This article is part of a cross-brand Digiday Media series examining how the creator economy has evolved amid the Covid-19 pandemic.. Check out the full series here.
Online shopping has been exacerbated by the pandemic, which has closed in-person stores and prompted customers to seek safer shopping alternatives. But an ever-growing segment of those online purchases have happened on social media and it’s not a declining trend.
By the end of this year, social shopping, meaning transitions made on or through platforms like Instagram, Facebook and TikTok, will become a $45.7 billion market, according to eMarketer. And for that, we have influencers and content creators to thank, in part, for their promotions, posts, and product reviews known to sell items after going viral.
Content creators are true arbiters of virality and if a brand is conversion-focused in its social marketing campaigns, working with influencers might be a good idea. But what is the real impact of creators and influencers at the individual level on driving transactions and how much money can they earn on average?
Purchases made through social media posts are expected to more than double between 2021 and 2025, according to eMarketer’s May 2021 report.
Over the three years from 2019 to 2021, total social commerce retail sales increased an average of 33%, to a total of $36.6 billion in 2021. While the annual rate of change is expected to fall to 24.9% in 2022, and below 20% in 2024, this market should reach nearly 80 billion dollars by 2025.
Digging deeper into this, eMarketer reported that around 36% of all internet users in the United States bought something from a social media platform in 2021, while an even higher proportion – around half – of all social media users aged 18-34 have made at least one purchase through social media. Facebook was the most popular social platform last year with 56.1 million people transacting on its website.
And yet, social commerce only accounted for 4% of the US retail e-commerce market in 2021.
Last year, platforms also bolstered their live shopping offerings by chasing down consumers who had stayed home during the pandemic. According to eMarketer, China alone is expected to bring in $131.5 billion in live social commerce sales.
Influencers have an impact at all levels
Influencers vary by number of followers, but the tide is turning when it comes to how brands view working with influencers with smaller followers.
Additionally, nano and micro-influencers might have better engagement rates with their users because they have a greater ability to engage with those followers through direct messages or comments on posts, which helps them create communities and to increase the level of trust of their public in them. .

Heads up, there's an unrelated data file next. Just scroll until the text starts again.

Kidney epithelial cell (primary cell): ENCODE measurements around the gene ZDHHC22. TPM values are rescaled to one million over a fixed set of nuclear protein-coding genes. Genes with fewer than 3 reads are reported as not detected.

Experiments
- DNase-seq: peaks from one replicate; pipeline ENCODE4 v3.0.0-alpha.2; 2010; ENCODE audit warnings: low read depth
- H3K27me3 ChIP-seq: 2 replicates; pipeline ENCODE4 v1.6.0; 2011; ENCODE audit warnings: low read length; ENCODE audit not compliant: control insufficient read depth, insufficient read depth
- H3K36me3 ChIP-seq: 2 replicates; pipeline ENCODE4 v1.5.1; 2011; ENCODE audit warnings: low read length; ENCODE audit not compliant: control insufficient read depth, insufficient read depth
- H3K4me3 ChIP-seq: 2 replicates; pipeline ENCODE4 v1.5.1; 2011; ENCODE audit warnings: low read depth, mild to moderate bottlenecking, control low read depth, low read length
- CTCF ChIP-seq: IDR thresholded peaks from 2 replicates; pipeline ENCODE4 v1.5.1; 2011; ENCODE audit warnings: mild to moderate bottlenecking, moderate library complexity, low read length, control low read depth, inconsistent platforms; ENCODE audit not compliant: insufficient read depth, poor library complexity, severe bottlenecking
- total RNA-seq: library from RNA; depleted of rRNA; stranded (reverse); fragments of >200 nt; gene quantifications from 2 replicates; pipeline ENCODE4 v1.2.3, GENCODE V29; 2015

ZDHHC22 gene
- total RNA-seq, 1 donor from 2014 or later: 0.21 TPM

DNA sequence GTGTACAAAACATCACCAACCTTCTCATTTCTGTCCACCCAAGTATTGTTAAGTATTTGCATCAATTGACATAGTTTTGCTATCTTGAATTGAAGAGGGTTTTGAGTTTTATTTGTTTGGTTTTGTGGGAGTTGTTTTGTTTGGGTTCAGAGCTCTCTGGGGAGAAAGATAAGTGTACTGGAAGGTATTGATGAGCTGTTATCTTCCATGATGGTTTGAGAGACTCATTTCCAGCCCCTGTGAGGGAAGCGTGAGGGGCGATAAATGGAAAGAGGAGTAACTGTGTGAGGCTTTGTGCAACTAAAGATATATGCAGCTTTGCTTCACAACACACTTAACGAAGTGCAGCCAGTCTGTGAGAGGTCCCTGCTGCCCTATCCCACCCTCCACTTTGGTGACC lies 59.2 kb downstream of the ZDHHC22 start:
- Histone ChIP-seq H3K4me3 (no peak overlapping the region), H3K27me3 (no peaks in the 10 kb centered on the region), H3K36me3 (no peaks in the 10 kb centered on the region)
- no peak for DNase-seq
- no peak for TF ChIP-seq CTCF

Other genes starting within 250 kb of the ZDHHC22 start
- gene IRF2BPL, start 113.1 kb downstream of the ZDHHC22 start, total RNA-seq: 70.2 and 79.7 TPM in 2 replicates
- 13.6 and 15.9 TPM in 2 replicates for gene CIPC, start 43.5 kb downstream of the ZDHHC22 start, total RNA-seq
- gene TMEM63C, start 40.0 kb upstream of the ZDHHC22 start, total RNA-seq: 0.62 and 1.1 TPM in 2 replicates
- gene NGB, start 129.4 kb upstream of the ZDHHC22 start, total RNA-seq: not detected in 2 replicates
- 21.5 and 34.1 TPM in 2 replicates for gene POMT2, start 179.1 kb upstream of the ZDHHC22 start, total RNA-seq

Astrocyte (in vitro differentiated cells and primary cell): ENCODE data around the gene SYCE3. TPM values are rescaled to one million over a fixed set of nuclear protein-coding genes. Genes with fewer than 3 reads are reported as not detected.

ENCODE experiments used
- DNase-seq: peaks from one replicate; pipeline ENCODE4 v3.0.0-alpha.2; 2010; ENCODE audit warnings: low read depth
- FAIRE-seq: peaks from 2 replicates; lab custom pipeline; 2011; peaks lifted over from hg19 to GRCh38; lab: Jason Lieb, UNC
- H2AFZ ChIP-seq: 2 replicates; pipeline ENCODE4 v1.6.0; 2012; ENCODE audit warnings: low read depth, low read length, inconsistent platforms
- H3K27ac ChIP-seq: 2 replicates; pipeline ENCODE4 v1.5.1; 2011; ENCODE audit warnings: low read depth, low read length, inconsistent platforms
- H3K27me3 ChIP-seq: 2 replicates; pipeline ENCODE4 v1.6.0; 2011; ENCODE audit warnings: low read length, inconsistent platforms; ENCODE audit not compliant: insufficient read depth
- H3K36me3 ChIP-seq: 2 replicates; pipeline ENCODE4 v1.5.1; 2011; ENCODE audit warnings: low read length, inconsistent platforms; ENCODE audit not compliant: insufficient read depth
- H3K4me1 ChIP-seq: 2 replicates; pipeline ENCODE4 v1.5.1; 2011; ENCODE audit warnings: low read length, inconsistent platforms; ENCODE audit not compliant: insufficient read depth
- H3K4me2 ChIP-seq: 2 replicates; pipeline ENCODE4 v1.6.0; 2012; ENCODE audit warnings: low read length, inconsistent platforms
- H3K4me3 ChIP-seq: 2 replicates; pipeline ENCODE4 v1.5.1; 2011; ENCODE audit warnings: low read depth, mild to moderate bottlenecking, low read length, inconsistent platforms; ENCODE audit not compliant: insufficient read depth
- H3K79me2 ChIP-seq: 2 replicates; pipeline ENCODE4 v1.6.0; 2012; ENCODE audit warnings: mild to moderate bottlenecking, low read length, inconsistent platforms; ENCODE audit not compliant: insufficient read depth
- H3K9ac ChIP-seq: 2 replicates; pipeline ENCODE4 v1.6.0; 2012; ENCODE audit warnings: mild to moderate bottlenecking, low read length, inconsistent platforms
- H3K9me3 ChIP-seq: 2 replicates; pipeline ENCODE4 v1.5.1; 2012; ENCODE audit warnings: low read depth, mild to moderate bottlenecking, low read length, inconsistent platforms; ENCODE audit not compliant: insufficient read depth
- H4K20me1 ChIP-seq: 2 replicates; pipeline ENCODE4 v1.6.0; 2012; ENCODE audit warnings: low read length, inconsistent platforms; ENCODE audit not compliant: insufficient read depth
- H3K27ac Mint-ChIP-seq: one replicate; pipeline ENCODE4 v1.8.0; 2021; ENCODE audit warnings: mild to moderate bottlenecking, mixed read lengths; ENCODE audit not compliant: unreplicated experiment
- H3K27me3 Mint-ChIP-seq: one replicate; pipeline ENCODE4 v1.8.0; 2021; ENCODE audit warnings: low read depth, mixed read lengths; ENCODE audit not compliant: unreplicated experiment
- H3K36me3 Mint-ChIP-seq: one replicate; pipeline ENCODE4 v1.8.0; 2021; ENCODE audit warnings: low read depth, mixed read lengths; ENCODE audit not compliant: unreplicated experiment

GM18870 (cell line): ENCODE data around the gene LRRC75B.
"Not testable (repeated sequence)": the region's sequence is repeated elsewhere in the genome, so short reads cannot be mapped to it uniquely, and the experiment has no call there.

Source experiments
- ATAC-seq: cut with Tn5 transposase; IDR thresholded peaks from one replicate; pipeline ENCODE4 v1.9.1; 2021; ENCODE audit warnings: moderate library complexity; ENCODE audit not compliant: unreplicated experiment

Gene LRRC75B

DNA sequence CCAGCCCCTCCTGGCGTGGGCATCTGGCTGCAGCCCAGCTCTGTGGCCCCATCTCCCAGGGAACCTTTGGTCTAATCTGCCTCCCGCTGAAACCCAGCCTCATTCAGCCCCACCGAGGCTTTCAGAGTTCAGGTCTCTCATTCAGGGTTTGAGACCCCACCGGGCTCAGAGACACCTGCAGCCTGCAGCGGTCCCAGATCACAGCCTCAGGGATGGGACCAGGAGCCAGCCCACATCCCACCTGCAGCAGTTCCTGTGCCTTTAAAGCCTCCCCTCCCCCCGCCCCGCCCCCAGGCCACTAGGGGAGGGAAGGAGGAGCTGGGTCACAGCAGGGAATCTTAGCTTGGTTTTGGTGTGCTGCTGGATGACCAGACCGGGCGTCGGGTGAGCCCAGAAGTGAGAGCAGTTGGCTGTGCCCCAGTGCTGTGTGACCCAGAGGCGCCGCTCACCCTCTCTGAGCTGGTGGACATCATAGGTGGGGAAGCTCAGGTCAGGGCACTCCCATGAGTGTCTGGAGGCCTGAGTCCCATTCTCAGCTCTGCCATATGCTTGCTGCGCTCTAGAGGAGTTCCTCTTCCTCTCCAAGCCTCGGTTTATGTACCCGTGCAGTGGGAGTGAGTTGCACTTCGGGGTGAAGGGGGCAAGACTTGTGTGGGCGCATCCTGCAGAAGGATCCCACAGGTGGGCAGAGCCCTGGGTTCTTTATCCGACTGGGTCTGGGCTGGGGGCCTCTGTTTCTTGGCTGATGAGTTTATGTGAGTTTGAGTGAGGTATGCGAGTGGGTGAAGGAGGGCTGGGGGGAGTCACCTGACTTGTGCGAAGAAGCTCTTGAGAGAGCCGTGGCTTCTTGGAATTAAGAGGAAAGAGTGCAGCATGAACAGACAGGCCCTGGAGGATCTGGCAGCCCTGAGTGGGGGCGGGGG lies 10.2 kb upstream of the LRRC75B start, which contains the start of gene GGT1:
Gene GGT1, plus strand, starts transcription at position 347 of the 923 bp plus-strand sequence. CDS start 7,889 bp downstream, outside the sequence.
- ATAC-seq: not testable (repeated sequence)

On Instagram, about a quarter of influencers who belong to the “nano” range of followers earn money from their accounts, while almost half of all influencers in the “micro” range earn some amount of money from the platform, according to a survey of 1,865 influencers conducted by HypeAuditor in 2021.
The macro level is the most profitable group with more than two-thirds of all influencers in HypeAuditor’s study making money from the platform.
According to HypeAuditor, the average influencer was earning $2,970 per month through Instagram at the time of the study. Micro-influencers earned around $1,420 per month on average, while mega-influencers with over one million followers earned an average of $15,356 per month.
However, the number of sales they have made through affiliate marketing links and business deals can vary greatly depending on product category and price.
In 2019, Maddie Raedts, a member of the Forbes Agency Council, founder and CCO of IMA and global head of social media for fashion and luxury at MediaMonks, wrote in an article that one of her travel clients had seen 3% to 5.8% conversion rate on an Instagram influencer campaign thanks to swipe-up links offering discounts. And in 2016, influencer marketing agency Grapevine reported that the average industry conversion rate of consumers making a purchase through influencer content was 2.5%.
Don’t neglect micro-influencers
This year, Influencer Marking Hub predicts that micro-influencers will play a bigger role in contributing to the number of sales made through their content, because even though they have fewer followers, their audience tends to be more engaged.
Lindsay Hittman, president and co-founder of affiliate marketing and content monetization platform BrandCycle, said, “the thing we see working very effectively for some [micro-influencers] is [high posting] volume. Some of the micro-influencers we work with post on their [Facebook groups and on Instagram] 20 to 30 times a day and that allows them to test a lot of products, test a lot of price ranges and test a lot of different brands.
Micro-influencers might also have a better understanding of what will make someone pause mid-scroll. While a larger influencer or celebrity may post more about limited releases or new “cutting edge brand” launches that match their inspirational and elusive allure, micro-influencers are going to focus on relatability and post about sales or discounts, Hittman said.
“With some of the bigger influencers, you see a bit more newer, edgier brands that have less of a bias that they promote, where the micro-influencer can promote more of the traditional big box stores because of the amount of stuff they’re promoting. ‘they can post day after day is so much bigger,’ Hittman said.
Because of this, macro influencers tend to post fewer products on a daily basis, thus limiting the chances of conversion.
“From a brand perspective, it all depends on their purpose. Is it a mark game or is it a conversion game? We find that micro-influencers can convert at a much higher rate [so] if it’s a conversion game you go micro, if it’s a brand game you go macro,” Hittman said.